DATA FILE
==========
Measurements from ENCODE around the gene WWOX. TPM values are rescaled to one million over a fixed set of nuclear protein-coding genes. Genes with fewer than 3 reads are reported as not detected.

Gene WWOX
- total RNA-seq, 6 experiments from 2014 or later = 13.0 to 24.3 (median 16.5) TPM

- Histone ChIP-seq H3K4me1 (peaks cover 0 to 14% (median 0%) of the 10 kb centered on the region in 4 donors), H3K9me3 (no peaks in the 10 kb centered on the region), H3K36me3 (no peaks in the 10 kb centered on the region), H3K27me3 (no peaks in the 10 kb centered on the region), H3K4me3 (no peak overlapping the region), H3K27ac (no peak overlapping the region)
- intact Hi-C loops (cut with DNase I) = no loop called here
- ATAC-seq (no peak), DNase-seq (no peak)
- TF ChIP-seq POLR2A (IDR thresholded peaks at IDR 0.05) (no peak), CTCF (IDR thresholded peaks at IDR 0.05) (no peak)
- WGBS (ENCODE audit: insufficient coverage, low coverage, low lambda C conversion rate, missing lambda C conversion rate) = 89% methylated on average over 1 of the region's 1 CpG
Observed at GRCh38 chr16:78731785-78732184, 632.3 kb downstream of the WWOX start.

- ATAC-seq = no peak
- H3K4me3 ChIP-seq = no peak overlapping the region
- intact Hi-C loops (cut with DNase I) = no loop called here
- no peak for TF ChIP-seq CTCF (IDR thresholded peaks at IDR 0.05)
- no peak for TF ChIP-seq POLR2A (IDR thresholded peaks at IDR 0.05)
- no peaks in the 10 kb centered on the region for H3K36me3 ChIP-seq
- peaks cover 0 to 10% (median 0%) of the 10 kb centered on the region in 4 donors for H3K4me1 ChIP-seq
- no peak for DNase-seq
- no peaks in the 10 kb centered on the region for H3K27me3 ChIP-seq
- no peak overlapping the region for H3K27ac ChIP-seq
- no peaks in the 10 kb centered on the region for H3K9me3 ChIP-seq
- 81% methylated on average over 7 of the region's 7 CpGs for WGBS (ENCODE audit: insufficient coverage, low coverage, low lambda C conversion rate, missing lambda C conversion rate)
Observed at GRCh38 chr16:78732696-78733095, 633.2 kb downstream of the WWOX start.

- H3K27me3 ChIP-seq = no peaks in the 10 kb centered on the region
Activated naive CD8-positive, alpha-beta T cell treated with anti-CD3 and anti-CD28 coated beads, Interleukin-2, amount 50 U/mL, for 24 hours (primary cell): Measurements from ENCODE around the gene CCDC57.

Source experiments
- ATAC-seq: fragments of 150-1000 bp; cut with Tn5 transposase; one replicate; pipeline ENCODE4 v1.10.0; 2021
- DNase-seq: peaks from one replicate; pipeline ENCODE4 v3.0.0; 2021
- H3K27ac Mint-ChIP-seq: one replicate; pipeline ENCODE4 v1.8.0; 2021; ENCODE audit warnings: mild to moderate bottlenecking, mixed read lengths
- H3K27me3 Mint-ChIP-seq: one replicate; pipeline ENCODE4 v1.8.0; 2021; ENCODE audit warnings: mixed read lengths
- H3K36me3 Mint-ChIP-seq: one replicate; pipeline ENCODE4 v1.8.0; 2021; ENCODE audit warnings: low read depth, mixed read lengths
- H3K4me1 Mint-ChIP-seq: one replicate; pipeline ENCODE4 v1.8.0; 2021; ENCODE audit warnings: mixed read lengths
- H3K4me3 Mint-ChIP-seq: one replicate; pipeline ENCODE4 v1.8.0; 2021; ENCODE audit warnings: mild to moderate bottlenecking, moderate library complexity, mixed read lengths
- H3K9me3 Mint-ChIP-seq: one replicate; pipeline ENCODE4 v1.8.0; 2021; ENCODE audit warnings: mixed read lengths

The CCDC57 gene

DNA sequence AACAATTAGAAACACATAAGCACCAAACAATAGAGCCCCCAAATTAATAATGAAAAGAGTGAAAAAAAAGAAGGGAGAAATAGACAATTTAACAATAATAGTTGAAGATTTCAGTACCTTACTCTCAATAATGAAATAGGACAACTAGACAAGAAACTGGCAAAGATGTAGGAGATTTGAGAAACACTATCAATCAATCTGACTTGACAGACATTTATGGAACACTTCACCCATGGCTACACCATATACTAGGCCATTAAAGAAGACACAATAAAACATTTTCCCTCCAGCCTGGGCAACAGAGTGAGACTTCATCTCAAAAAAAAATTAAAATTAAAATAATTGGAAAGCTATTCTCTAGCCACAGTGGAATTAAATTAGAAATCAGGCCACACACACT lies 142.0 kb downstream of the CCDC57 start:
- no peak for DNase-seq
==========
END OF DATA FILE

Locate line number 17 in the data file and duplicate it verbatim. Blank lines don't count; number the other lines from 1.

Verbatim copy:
- no peak for DNase-seq